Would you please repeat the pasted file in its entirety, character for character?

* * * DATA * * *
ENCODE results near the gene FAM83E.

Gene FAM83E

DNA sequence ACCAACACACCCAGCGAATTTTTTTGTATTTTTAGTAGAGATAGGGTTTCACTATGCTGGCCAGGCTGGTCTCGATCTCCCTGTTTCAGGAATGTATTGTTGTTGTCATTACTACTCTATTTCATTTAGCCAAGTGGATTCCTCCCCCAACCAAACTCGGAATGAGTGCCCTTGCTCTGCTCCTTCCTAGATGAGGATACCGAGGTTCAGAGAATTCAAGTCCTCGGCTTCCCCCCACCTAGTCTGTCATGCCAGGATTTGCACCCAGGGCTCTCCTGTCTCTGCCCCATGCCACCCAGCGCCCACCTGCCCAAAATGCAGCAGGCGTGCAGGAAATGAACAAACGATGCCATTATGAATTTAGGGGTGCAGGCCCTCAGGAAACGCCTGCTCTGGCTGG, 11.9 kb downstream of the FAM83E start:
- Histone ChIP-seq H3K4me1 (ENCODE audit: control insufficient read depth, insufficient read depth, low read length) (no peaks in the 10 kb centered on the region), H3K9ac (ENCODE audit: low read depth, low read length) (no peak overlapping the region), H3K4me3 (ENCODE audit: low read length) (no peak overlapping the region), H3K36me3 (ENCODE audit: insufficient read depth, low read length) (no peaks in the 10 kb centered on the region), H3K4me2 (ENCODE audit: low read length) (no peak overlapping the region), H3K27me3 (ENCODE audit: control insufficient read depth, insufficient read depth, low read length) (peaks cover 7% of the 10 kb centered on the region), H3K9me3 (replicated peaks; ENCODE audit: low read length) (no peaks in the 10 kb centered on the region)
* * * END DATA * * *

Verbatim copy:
ENCODE results near the gene FAM83E.

Gene FAM83E

DNA sequence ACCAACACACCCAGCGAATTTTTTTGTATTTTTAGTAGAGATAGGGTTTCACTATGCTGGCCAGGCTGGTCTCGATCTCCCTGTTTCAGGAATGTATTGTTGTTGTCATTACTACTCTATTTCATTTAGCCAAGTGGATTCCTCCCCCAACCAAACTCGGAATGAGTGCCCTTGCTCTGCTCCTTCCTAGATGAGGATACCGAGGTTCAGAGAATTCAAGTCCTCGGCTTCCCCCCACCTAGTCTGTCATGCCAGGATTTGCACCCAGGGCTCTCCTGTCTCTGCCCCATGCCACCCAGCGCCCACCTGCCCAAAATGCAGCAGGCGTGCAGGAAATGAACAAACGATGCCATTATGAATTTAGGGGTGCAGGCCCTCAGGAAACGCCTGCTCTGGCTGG, 11.9 kb downstream of the FAM83E start:
- Histone ChIP-seq H3K4me1 (ENCODE audit: control insufficient read depth, insufficient read depth, low read length) (no peaks in the 10 kb centered on the region), H3K9ac (ENCODE audit: low read depth, low read length) (no peak overlapping the region), H3K4me3 (ENCODE audit: low read length) (no peak overlapping the region), H3K36me3 (ENCODE audit: insufficient read depth, low read length) (no peaks in the 10 kb centered on the region), H3K4me2 (ENCODE audit: low read length) (no peak overlapping the region), H3K27me3 (ENCODE audit: control insufficient read depth, insufficient read depth, low read length) (peaks cover 7% of the 10 kb centered on the region), H3K9me3 (replicated peaks; ENCODE audit: low read length) (no peaks in the 10 kb centered on the region)